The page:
On Post-College Debt

It’s been about seven years since I graduated Northeastern Business School in Boston, and if there is one thing that I’ve learned since then, it is the fact that college is a huge burden on an entire generation of kids and families.

I’ve been expressing my dissatisfaction with the cost of university ever since I was enrolled in college. I simply didn’t understand the point of it when I first got into college and spent my freshman year in a dorm room, going to class two hours out of the day, and spending the rest of the day wondering what the hell everybody else was getting out of the experience.

One of the main reasons I went to Northeastern was because I was attracted to the idea of working while in school, a concept that was relatively unknown at the time that I went, but has since transformed Northeastern into one of the top colleges in the country.

I know person after person after person who is completely financially burdened by attending school, and it is a burden that is going to stick with them, largely, for most of their lives.

I’ve been fortunate enough to not have to deal with any student loans throughout my life, but my perspective on large loans and debt is that debt is something that is extremely, extremely dangerous.

I’ve said it before and I’ll say it again, debt is slavery. The entire purpose of debt when it was first invented was to enslave populations into doing work they wouldn’t normally do without being controlled through force. Debt avoidance is one of my most important life philosophies. I’d rather live in a sleeping bag on the side of the road than go into financial debt, because I’d rather be free in life more than anything else, a concept that the founding fathers of America all understood, and something that too many of us today are forgetting. Debt, even when I was a kid, has always made me cringe whenever I became involved with it.

But here we are, now all of a sudden, discussing on a national scale the cost of college and how it is putting a huge burden on students. Why is this suddenly shocking to people and how could you not have known? If you go to college to study an industry where the majority of people in that industry either do not have jobs or do not make money, you are making a poor investment in terms of your education—if your goal is to make more money in the future. You are not making an investment in your financial future when you take out a loan to study pottery making, you are going on a learning vacation, and it’s a vacation that you will have to pay for.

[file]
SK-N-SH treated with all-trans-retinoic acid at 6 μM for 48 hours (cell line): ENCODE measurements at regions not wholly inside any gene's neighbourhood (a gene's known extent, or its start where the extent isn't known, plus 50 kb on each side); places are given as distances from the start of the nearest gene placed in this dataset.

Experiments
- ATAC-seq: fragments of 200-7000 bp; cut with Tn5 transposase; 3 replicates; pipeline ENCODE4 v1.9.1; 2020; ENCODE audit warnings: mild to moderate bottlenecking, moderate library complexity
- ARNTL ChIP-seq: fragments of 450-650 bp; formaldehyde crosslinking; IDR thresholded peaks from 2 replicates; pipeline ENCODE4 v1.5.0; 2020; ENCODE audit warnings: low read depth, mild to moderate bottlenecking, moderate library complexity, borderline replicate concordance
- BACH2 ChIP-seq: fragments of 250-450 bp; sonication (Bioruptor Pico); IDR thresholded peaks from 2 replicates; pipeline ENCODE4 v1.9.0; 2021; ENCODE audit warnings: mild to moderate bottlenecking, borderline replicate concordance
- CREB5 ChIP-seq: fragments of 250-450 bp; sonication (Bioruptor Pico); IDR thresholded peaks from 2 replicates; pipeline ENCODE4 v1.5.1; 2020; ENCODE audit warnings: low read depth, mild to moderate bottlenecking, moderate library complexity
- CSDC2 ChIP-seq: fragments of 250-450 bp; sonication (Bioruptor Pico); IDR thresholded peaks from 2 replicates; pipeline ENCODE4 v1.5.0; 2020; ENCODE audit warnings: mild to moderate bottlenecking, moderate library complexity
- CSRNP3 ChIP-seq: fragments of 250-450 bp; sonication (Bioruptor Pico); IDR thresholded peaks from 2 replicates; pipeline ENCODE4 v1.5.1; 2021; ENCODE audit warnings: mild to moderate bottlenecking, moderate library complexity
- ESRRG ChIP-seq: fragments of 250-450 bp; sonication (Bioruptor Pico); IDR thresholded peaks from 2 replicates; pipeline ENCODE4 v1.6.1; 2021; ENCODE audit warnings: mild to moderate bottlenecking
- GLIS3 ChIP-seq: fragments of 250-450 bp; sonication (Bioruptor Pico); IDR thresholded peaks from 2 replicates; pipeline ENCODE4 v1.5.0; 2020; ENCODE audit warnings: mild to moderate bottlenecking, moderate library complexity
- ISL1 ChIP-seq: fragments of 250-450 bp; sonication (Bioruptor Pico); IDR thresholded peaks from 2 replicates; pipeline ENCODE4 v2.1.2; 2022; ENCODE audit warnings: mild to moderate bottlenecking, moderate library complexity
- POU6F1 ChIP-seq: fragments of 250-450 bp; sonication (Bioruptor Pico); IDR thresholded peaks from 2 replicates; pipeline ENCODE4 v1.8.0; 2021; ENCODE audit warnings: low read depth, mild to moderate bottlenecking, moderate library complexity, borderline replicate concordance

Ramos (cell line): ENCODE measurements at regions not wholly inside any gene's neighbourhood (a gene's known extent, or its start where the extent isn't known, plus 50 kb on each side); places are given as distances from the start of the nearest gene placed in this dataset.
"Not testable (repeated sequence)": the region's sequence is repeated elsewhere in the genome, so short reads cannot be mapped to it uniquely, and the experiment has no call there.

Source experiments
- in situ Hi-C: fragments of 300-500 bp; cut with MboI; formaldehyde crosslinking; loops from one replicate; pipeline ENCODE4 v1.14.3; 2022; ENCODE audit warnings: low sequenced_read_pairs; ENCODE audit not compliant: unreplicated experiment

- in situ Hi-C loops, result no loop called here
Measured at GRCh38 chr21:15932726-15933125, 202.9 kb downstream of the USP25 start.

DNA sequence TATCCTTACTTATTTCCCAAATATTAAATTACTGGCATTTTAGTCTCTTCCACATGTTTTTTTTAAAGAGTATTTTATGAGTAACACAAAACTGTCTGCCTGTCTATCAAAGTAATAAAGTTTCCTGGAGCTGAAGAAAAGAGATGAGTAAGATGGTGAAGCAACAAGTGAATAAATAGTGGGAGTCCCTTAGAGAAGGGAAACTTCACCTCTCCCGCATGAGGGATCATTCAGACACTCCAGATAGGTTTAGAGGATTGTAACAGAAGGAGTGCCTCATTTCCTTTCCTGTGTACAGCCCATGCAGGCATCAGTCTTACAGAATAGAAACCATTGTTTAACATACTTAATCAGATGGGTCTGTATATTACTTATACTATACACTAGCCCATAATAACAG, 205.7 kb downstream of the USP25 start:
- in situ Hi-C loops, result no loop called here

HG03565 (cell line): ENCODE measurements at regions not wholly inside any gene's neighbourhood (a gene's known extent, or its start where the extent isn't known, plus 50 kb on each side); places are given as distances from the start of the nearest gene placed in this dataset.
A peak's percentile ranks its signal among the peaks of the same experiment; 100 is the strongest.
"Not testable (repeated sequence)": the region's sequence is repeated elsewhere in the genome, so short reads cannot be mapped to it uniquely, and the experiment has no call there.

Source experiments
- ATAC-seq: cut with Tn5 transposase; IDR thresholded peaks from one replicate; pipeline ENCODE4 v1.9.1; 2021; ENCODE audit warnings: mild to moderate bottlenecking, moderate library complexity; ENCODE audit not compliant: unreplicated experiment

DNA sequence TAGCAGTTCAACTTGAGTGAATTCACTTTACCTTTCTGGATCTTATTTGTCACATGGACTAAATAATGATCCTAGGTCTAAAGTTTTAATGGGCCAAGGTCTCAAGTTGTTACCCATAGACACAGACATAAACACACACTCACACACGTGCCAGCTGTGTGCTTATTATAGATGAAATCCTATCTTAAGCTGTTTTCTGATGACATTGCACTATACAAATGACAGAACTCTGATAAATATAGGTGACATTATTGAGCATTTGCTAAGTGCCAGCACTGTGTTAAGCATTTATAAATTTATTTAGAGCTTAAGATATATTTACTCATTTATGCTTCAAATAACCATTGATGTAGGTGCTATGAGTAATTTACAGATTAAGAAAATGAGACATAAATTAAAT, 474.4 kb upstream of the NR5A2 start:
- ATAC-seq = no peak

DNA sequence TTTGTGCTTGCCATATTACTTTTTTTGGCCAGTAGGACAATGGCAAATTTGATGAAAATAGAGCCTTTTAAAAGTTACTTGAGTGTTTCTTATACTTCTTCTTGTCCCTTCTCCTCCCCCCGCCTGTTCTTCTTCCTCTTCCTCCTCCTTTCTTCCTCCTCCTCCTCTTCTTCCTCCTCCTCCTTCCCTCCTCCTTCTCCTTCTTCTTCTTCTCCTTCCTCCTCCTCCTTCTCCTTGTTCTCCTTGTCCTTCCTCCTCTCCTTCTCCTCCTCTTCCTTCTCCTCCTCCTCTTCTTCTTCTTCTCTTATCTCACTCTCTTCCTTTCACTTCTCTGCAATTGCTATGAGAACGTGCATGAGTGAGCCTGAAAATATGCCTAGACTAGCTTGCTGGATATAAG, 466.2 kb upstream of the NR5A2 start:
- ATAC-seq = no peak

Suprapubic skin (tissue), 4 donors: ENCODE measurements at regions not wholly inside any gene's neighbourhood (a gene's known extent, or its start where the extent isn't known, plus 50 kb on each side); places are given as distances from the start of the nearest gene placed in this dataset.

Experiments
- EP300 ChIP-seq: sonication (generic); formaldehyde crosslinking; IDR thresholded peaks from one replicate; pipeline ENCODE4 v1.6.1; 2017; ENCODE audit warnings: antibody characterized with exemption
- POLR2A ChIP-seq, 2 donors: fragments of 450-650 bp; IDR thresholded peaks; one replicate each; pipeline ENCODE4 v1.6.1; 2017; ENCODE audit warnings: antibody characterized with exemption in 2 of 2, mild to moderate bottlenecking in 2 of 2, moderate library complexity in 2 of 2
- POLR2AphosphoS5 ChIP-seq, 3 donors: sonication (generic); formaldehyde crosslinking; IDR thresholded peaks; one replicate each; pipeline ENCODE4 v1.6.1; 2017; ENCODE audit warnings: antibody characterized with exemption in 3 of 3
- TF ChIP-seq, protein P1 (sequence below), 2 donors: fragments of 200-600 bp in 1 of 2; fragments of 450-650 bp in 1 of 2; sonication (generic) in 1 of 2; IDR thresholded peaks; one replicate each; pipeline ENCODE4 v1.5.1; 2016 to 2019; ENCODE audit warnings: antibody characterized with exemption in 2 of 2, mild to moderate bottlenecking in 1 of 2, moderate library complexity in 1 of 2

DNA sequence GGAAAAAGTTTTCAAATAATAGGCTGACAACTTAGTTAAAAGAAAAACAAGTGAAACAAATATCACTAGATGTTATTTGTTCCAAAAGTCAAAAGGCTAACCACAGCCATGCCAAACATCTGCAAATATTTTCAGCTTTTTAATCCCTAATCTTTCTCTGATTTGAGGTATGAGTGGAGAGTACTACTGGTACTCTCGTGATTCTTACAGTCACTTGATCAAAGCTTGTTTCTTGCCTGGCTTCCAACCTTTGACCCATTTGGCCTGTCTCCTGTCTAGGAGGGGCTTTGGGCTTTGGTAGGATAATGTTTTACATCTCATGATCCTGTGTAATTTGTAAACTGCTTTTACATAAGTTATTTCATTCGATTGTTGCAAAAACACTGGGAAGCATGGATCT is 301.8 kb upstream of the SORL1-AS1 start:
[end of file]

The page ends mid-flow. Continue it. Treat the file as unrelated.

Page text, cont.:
Do I think a person with any common sense should spend $150,000 to learn how to put paint on a canvas? No, I do not think this makes any sense. Do I see the value in the pleasure that it brings? Do I see the value that it brings to society? Yes, of course I see that value, but what I do not see is justifying getting a student loan for over $100,000 for a 17-year-old kid who has no idea what the hell he is getting into. To me, this is not about enhancing this child’s future and that of society as a whole, to me this is a gross financial scam, and it’s a hard and VERY expensive lesson to be learned. Too many Americans who have fallen into debt traps have had to learn that this scam includes credit cards, unrealistic mortgages and even the national debt.

Should you go to college, yes you absolutely should, but if you cannot afford it, then you shouldn’t go and you should do something that you can afford to do.

I’m harsh on this subject, and it’s intentional, and the reason is because I’m surrounded by a generation of my colleagues and friends who have been duped and are strangled financially for the rest of their lives. It’s turned the kids who just wanted to work hard and do what they thought was the right thing to do into young adults who are bitter about the hand that they have been dealt and facing a hopeless, unpayable future. Kind of not that different than the unpayable debt that countries all across the world have placed on top of future generations.

I hope this article gets read and connects with somebody in high school who is considering their college options. Be careful out there kid, you live in different financial times than your parents did, you need to be smart enough to know that well-intentioned people will happily put you in situations that do not benefit you. It’s real money that you’re borrowing when you sign that student loan, it’s not a fantasy. Think before you sign, and seek counsel from your best financial advisor—yourself.

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